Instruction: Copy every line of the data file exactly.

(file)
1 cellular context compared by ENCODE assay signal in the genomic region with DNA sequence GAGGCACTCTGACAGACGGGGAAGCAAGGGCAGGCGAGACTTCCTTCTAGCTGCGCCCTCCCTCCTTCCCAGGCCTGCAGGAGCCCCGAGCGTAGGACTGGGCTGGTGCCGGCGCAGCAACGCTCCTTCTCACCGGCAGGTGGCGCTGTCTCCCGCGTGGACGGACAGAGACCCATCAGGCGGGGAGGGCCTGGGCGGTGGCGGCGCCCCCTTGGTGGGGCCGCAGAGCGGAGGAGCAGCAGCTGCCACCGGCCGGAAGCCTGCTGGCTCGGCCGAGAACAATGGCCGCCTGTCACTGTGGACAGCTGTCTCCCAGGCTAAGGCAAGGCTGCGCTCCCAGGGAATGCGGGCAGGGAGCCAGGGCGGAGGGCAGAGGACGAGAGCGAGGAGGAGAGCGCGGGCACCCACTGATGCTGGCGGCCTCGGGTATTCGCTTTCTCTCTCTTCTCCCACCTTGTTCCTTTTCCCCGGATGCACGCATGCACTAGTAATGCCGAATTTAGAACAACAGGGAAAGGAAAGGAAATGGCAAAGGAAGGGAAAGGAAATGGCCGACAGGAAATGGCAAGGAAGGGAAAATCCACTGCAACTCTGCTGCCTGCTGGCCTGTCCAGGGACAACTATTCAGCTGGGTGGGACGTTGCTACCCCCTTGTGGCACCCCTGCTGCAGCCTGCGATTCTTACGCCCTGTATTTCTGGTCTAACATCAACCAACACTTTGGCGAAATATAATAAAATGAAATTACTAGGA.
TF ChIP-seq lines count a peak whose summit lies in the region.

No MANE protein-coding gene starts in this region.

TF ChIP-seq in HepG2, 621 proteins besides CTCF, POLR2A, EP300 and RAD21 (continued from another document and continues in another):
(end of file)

1 cellular context compared by ENCODE assay signal in the genomic region with DNA sequence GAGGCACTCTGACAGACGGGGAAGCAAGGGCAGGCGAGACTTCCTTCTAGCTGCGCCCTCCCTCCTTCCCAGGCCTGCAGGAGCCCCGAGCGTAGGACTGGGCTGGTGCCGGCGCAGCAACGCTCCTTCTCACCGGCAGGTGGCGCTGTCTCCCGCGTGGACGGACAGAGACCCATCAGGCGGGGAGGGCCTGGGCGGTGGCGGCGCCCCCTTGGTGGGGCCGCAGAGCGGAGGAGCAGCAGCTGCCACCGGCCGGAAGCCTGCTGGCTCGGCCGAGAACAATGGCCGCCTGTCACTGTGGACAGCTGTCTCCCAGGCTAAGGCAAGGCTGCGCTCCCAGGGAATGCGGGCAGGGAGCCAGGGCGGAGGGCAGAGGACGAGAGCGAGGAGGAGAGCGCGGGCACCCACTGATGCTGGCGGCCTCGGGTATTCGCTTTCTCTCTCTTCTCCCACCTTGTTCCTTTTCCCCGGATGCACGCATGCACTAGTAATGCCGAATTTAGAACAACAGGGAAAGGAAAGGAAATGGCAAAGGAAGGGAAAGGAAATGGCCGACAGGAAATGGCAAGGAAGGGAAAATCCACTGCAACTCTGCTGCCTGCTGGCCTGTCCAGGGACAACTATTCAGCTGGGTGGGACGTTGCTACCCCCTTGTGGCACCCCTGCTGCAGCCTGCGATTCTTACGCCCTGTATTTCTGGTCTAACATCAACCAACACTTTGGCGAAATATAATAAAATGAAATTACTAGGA.
TF ChIP-seq lines count a peak whose summit lies in the region.

No MANE protein-coding gene starts in this region.

TF ChIP-seq in HepG2, 621 proteins besides CTCF, POLR2A, EP300 and RAD21 (continued from another document and continues in another):